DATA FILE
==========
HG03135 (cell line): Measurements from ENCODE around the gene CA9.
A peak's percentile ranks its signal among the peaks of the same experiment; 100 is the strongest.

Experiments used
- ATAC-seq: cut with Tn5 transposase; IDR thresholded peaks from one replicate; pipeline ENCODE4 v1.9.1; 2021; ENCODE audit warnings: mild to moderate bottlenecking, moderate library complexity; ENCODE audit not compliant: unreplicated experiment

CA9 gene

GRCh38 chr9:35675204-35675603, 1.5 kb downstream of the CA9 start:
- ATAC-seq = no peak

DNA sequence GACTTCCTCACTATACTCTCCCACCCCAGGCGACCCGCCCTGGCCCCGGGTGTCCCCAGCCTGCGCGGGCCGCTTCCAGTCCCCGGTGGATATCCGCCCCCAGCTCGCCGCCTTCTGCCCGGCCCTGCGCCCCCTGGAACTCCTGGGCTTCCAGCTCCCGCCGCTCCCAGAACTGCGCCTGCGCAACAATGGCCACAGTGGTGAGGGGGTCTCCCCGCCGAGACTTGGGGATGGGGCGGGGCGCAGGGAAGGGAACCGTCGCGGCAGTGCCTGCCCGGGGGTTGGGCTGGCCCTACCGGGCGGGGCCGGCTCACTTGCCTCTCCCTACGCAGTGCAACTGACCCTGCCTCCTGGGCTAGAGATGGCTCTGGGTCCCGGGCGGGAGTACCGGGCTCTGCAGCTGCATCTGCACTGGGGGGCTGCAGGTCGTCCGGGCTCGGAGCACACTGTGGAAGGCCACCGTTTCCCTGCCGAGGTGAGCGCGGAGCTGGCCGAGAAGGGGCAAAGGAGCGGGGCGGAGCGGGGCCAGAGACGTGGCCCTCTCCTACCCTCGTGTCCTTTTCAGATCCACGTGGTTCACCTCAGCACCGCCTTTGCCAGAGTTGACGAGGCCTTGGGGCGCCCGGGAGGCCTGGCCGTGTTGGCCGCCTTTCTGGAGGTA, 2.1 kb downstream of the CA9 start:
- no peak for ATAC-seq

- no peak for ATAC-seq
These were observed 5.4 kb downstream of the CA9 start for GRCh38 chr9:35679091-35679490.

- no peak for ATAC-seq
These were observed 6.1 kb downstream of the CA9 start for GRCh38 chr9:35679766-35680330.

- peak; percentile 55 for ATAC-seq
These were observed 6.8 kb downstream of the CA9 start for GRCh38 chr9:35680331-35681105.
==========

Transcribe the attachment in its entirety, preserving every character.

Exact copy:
HG03135 (cell line): Measurements from ENCODE around the gene CA9.
A peak's percentile ranks its signal among the peaks of the same experiment; 100 is the strongest.

Experiments used
- ATAC-seq: cut with Tn5 transposase; IDR thresholded peaks from one replicate; pipeline ENCODE4 v1.9.1; 2021; ENCODE audit warnings: mild to moderate bottlenecking, moderate library complexity; ENCODE audit not compliant: unreplicated experiment

CA9 gene

GRCh38 chr9:35675204-35675603, 1.5 kb downstream of the CA9 start:
- ATAC-seq = no peak

DNA sequence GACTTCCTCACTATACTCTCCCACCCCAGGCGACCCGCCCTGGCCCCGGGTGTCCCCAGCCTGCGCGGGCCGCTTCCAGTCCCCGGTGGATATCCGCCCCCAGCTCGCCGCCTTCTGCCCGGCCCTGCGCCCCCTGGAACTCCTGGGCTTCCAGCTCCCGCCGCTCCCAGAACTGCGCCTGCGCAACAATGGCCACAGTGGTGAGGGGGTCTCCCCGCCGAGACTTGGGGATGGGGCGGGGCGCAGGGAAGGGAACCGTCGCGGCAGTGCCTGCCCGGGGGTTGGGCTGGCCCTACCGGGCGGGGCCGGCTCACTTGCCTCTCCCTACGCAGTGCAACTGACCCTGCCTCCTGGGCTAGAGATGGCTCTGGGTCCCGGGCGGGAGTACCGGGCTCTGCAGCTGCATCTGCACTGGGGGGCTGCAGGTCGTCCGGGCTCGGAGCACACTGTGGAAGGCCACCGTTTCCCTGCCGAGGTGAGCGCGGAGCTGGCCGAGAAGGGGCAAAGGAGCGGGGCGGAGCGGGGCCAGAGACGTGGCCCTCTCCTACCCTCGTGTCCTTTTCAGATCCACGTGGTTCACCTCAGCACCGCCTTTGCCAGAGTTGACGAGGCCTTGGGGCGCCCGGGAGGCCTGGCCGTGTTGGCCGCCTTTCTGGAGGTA, 2.1 kb downstream of the CA9 start:
- no peak for ATAC-seq

- no peak for ATAC-seq
These were observed 5.4 kb downstream of the CA9 start for GRCh38 chr9:35679091-35679490.

- no peak for ATAC-seq
These were observed 6.1 kb downstream of the CA9 start for GRCh38 chr9:35679766-35680330.

- peak; percentile 55 for ATAC-seq
These were observed 6.8 kb downstream of the CA9 start for GRCh38 chr9:35680331-35681105.